Mandarin orange marmalade is one of the staples I try to have on hand in my pantry. Not only do I love slathering it on my toast in the morning but I also use it to make Italian desserts. Mandarin orange marmalade goes into the fig filling for making Sicilian cuccidati cookies, marmalade crostatas, filled sweet breads and cookies. You can use any type of mandarins to make this marmalade – Tangerine, Satsuma, or Murcott – just to name a few varieties out there. You can also use Clementines. There’s no need to separate the fruit from the peel or remove the white pith. Everything goes in except the seeds. Lemon is added to tone down the sweetness.
MANDARIN ORANGE MARMALADE
(Marmellata di Mandarini)
Difficulty Rating: Intermediate
Makes 9 half-pint jars.
3 pounds mandarin oranges
2 large or 3 small lemons
3 pounds (about 6 3/4 cups) granulated sugar
3 cups water
Special Equipment: Canner, 9 (half-pint) Mason jars with lids and bands.
Wash the fruit thoroughly to remove any residue.
Place cut side down on a cutting board and cut each half into thin, half-moon slices (around 1/8-inch thick). Then cut the slices in half. Discard any seeds, which will make the marmalade bitter.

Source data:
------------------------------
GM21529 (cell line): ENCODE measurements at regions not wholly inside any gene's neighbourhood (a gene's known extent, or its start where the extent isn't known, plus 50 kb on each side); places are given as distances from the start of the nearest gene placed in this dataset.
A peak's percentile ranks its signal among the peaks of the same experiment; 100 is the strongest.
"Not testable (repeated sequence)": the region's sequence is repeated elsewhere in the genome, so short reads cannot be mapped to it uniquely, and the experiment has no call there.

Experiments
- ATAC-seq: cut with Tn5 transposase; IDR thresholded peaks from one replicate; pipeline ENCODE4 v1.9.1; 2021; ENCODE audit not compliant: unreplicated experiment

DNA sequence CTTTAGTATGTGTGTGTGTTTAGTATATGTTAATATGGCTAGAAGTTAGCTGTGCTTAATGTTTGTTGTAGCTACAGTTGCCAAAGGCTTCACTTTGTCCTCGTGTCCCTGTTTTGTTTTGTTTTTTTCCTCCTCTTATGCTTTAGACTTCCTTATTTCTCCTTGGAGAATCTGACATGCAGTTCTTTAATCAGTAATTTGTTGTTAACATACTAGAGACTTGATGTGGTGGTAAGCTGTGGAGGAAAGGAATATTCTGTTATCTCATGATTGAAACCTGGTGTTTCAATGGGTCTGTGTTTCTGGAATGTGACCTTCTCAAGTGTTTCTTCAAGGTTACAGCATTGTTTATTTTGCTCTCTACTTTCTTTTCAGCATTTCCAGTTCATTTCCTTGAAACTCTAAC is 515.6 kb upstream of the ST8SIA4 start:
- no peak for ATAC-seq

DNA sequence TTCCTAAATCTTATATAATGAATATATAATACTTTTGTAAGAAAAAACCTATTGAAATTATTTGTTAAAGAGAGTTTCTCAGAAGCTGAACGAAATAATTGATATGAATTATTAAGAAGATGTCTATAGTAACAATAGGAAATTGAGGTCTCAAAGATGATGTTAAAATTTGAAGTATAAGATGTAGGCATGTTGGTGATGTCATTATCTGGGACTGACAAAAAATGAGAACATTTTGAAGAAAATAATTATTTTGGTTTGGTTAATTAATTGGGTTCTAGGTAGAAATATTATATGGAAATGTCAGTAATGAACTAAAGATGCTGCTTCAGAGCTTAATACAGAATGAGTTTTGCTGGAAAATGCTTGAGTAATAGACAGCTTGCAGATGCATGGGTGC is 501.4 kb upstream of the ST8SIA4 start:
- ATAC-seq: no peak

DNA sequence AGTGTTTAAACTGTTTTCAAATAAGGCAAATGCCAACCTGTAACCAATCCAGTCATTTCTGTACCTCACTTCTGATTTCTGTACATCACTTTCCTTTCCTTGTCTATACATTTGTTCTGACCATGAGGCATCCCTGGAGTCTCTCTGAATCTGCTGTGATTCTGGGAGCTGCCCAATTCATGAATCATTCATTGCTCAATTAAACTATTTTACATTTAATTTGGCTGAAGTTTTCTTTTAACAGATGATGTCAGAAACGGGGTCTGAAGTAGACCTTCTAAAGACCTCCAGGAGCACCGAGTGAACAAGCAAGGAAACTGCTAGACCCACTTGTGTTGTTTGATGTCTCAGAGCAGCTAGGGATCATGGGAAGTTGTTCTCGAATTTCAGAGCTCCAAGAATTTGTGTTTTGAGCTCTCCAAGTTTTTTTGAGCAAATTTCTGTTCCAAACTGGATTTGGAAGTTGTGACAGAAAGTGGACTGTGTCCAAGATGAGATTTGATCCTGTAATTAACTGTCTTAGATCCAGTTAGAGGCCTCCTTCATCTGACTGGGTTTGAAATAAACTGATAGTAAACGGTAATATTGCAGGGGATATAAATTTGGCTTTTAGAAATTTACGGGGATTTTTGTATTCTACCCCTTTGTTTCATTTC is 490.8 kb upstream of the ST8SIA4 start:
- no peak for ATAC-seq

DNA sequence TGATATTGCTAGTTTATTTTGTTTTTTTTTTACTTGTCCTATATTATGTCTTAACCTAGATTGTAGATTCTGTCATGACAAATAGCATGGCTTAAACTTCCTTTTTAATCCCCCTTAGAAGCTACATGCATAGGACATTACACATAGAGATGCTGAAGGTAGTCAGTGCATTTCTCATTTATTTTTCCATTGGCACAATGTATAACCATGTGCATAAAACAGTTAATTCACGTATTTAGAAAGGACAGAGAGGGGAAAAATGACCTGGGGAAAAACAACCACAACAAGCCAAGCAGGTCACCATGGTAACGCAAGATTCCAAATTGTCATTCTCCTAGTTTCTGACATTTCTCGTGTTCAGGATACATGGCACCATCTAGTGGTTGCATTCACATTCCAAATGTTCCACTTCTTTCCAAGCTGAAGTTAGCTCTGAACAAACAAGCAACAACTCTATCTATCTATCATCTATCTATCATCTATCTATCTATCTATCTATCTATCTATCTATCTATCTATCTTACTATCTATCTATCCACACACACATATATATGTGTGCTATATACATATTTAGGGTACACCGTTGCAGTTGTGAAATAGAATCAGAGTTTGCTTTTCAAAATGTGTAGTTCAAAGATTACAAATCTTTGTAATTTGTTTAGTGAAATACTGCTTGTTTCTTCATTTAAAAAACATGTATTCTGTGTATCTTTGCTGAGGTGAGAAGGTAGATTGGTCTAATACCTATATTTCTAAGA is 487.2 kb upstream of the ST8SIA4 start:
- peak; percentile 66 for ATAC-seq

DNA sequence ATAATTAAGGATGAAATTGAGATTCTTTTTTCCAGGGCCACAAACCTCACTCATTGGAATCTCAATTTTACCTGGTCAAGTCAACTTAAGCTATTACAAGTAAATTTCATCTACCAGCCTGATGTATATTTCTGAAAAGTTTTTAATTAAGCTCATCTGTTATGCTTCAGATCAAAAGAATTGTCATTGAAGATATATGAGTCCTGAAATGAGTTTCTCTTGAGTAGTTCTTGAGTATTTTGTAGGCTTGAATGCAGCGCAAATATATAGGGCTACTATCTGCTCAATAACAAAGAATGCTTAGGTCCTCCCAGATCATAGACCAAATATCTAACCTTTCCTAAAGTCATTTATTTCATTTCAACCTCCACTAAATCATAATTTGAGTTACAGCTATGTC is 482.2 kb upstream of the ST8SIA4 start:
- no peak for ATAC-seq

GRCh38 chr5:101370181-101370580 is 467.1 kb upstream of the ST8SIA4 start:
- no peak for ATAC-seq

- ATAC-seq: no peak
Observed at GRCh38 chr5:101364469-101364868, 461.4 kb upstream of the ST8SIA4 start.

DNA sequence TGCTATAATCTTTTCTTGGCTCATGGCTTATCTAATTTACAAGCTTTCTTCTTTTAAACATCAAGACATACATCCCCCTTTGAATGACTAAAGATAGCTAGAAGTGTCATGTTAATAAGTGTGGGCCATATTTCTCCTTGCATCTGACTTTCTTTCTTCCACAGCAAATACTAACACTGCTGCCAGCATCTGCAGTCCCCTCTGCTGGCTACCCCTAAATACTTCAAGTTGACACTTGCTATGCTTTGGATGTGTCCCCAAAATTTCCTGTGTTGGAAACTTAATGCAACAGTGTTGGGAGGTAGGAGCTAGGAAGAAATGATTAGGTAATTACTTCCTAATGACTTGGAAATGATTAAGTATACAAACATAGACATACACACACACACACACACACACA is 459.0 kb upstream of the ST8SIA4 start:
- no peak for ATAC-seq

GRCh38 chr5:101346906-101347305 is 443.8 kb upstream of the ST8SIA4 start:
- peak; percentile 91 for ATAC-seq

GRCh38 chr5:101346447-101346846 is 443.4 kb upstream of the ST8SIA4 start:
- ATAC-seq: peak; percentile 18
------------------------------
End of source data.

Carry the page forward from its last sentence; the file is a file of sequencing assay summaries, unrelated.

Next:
Place the fruit and juices in a large 8-quart stainless-steel pot. Stir in the sugar and water. Cover with a lid and let sit overnight at room temperature.
The next day, bring the mandarin mixture to boil over medium-high heat. Continue cooking, stirring frequently with a wooden spoon and mashing down lightly during cooking to help separate the fruit from the peel. Cook the marmalade for 50 to 60 minutes, until candy thermometer registers 220 degrees F. To test for readiness, place a small amount on a chilled plate, if the mixture seems runny, cook a few minutes longer.
Carefully ladle the marmalade into hot sterilized jars to within 1/2-inch of the top. Wipe the rims clean with a damp paper towel to help ensure a tight seal. Immediately cover the jars with lids and screw the bands on tightly.
Place the jars on the canner rack or a folded towel placed in the bottom of the canner and fill with water until 2-inches above the lids. Bring to a boil and process jars for 15 minutes. Carefully remove the jars from the water and place on a towel to cool. When cool enough to handle, loosen the bands of the lids to allow trapped moisture to dry out and prevent the lids from rusting. Check the seals by pressing the middle of the lid with your finger. If the lid springs back, the jar did not seal properly. Improperly sealed jars need to be refrigerated as soon as possible to prevent spoilage. Allow marmalade to sit 24 hours at room temperature before using. Marmalade will keep for 6 months.